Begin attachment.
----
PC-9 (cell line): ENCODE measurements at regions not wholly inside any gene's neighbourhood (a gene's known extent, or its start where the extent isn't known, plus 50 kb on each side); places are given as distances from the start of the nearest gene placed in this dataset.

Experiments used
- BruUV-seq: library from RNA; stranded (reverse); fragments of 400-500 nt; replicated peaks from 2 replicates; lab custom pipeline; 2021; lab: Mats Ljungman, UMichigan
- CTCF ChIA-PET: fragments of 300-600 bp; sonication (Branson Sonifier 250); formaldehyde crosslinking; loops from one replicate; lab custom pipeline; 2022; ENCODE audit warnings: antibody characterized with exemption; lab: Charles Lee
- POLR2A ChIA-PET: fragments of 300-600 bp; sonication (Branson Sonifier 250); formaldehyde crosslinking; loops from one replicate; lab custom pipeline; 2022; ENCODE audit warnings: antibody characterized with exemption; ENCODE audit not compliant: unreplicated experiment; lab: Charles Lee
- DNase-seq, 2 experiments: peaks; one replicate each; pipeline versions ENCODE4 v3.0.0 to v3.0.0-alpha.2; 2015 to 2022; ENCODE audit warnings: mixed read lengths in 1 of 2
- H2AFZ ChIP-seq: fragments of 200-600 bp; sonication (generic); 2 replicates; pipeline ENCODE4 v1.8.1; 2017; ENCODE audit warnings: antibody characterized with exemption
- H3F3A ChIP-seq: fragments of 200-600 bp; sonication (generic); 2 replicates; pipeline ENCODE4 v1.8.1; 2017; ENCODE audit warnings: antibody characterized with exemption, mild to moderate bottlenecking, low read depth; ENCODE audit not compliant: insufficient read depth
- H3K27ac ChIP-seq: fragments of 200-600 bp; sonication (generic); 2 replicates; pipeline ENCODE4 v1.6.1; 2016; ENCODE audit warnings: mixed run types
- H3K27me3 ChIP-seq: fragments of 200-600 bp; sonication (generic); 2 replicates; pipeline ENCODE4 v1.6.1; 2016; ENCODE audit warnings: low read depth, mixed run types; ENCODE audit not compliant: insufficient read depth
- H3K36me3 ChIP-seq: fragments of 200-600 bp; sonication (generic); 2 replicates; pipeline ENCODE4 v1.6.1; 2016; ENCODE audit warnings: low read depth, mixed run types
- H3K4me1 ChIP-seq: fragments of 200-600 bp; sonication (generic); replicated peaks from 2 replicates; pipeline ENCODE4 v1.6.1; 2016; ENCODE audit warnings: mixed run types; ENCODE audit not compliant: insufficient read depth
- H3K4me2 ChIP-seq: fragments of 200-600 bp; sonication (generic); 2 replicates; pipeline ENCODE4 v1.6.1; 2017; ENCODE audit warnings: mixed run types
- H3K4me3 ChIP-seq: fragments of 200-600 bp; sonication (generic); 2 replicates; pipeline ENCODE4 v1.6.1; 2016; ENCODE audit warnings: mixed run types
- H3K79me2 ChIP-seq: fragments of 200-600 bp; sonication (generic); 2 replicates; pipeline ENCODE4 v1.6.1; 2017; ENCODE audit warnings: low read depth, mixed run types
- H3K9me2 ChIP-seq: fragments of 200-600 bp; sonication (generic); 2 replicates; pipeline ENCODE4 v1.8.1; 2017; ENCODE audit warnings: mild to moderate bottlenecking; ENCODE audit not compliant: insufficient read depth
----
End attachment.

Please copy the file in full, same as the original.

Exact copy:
PC-9 (cell line): ENCODE measurements at regions not wholly inside any gene's neighbourhood (a gene's known extent, or its start where the extent isn't known, plus 50 kb on each side); places are given as distances from the start of the nearest gene placed in this dataset.

Experiments used
- BruUV-seq: library from RNA; stranded (reverse); fragments of 400-500 nt; replicated peaks from 2 replicates; lab custom pipeline; 2021; lab: Mats Ljungman, UMichigan
- CTCF ChIA-PET: fragments of 300-600 bp; sonication (Branson Sonifier 250); formaldehyde crosslinking; loops from one replicate; lab custom pipeline; 2022; ENCODE audit warnings: antibody characterized with exemption; lab: Charles Lee
- POLR2A ChIA-PET: fragments of 300-600 bp; sonication (Branson Sonifier 250); formaldehyde crosslinking; loops from one replicate; lab custom pipeline; 2022; ENCODE audit warnings: antibody characterized with exemption; ENCODE audit not compliant: unreplicated experiment; lab: Charles Lee
- DNase-seq, 2 experiments: peaks; one replicate each; pipeline versions ENCODE4 v3.0.0 to v3.0.0-alpha.2; 2015 to 2022; ENCODE audit warnings: mixed read lengths in 1 of 2
- H2AFZ ChIP-seq: fragments of 200-600 bp; sonication (generic); 2 replicates; pipeline ENCODE4 v1.8.1; 2017; ENCODE audit warnings: antibody characterized with exemption
- H3F3A ChIP-seq: fragments of 200-600 bp; sonication (generic); 2 replicates; pipeline ENCODE4 v1.8.1; 2017; ENCODE audit warnings: antibody characterized with exemption, mild to moderate bottlenecking, low read depth; ENCODE audit not compliant: insufficient read depth
- H3K27ac ChIP-seq: fragments of 200-600 bp; sonication (generic); 2 replicates; pipeline ENCODE4 v1.6.1; 2016; ENCODE audit warnings: mixed run types
- H3K27me3 ChIP-seq: fragments of 200-600 bp; sonication (generic); 2 replicates; pipeline ENCODE4 v1.6.1; 2016; ENCODE audit warnings: low read depth, mixed run types; ENCODE audit not compliant: insufficient read depth
- H3K36me3 ChIP-seq: fragments of 200-600 bp; sonication (generic); 2 replicates; pipeline ENCODE4 v1.6.1; 2016; ENCODE audit warnings: low read depth, mixed run types
- H3K4me1 ChIP-seq: fragments of 200-600 bp; sonication (generic); replicated peaks from 2 replicates; pipeline ENCODE4 v1.6.1; 2016; ENCODE audit warnings: mixed run types; ENCODE audit not compliant: insufficient read depth
- H3K4me2 ChIP-seq: fragments of 200-600 bp; sonication (generic); 2 replicates; pipeline ENCODE4 v1.6.1; 2017; ENCODE audit warnings: mixed run types
- H3K4me3 ChIP-seq: fragments of 200-600 bp; sonication (generic); 2 replicates; pipeline ENCODE4 v1.6.1; 2016; ENCODE audit warnings: mixed run types
- H3K79me2 ChIP-seq: fragments of 200-600 bp; sonication (generic); 2 replicates; pipeline ENCODE4 v1.6.1; 2017; ENCODE audit warnings: low read depth, mixed run types
- H3K9me2 ChIP-seq: fragments of 200-600 bp; sonication (generic); 2 replicates; pipeline ENCODE4 v1.8.1; 2017; ENCODE audit warnings: mild to moderate bottlenecking; ENCODE audit not compliant: insufficient read depth